I’m very glad you wrote. The issue for you and your son is no longer whether he is toilet trained. You and your little boy are now in a huge power struggle. He is getting lots of attention for his behavior. You are getting more and more frustrated and angry. You are trying “everything.” He is outsmarting your every move. He clearly can control where he poops. He saves it for the diaper. What a smart and ingenious little boy!
Here’s the problem. The issue has become much, much too big. I suggest you tell your son that he wins. You don’t care anymore. He can wear diapers all he wants. Don’t say this sarcastically or angrily or sadly. Just be matter-of-fact. Then take all the positive – and negative – attention out of it. Change him with no conversation about it. Be matter-of-fact and efficient. No conversation. No scolding or sighs. No interaction. Change him and go about your business.
Meanwhile – and this is important – give him lots of attention for other things where he is demonstrating competence. Has he started helping you around the house? A 5-year-old can learn to set and clear the table, make his bed and help put away laundry. He can help with the gardens or with shoveling the walk or cleaning snow off the car. Give him lots of praise for being quite the little man. Also — get him excited about going off to school. Talk about all the neat things that will happen there and all the friends he’ll meet.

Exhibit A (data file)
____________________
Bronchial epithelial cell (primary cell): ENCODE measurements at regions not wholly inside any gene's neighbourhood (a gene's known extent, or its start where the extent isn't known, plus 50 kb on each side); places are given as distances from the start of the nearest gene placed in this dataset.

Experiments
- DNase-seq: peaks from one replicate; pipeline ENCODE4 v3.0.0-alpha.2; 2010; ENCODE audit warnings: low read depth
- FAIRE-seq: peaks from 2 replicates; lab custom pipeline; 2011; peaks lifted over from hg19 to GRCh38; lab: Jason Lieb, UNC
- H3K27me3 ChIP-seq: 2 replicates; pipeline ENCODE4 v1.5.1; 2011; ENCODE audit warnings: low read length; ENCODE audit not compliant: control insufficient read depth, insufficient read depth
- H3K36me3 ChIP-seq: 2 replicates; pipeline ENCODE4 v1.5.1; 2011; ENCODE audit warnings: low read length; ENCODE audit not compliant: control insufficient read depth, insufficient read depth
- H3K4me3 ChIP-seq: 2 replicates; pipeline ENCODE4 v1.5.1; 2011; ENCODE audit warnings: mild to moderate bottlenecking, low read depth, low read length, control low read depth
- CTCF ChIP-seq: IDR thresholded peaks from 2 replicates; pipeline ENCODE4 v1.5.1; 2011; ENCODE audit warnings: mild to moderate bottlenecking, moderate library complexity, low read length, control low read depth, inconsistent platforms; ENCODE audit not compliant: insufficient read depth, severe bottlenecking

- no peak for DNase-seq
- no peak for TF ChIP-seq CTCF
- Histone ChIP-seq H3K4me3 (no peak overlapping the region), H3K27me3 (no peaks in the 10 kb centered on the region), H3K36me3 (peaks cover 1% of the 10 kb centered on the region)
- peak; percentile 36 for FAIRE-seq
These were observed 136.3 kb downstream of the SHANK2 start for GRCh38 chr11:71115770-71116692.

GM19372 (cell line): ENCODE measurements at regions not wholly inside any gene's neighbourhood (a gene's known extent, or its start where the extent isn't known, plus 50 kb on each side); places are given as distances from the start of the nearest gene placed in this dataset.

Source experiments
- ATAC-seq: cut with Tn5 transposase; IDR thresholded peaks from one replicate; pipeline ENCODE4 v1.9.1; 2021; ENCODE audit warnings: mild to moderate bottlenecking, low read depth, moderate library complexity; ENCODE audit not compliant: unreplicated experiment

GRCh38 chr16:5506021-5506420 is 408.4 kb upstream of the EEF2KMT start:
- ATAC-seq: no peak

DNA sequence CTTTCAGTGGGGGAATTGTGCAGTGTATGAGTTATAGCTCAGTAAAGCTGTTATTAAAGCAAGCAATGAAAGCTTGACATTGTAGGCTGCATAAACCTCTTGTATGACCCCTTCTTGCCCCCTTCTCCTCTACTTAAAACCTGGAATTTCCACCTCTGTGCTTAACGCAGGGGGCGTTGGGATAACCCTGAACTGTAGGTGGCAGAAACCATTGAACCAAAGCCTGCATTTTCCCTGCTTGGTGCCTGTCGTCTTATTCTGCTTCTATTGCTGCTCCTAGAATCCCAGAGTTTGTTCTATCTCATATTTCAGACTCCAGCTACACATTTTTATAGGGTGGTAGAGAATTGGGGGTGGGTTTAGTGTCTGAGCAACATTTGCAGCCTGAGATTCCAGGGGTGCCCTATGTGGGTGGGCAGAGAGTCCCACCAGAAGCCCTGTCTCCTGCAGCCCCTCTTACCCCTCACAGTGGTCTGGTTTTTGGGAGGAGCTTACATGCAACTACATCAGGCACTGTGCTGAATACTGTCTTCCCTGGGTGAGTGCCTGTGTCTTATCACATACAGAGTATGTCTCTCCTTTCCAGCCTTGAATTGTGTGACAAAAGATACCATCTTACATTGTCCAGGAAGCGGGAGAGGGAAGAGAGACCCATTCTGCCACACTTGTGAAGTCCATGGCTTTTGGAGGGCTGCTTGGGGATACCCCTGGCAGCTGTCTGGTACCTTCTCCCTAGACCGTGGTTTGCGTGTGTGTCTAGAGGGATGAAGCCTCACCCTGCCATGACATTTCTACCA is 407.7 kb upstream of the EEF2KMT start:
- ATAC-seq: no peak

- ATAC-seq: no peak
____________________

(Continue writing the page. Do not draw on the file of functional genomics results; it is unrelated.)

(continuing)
If he’s still soiling as you get close to school opening day, call the teacher and enlist some help. Bring him in to meet the teacher and see the classroom a few days before school starts. Pack his diapers in his backpack (again – no discussion, scolding or sighing allowed). During that visit, have the teacher “discover” the diapers and then say to him very, very sadly, “Oh. I’m sorry. Kids who come here don’t wear diapers. I guess you can’t come. That’s too bad. I was so looking forward to having you in my class. Maybe you can come next year.” Don’t talk about it. Just quietly pack up, shake the teacher’s hand and tell her you’ll let her know if he changes his mind.
Your attitude through all this is the most important factor. You really need to be able to at least act like you don’t care a bit one way or the other. You are dropping your end of the fight. When the adult stops fighting, the kid usually gives up the behavior. Everything else you’ve done hasn’t worked so it’s at least worth a try.
I wish you well.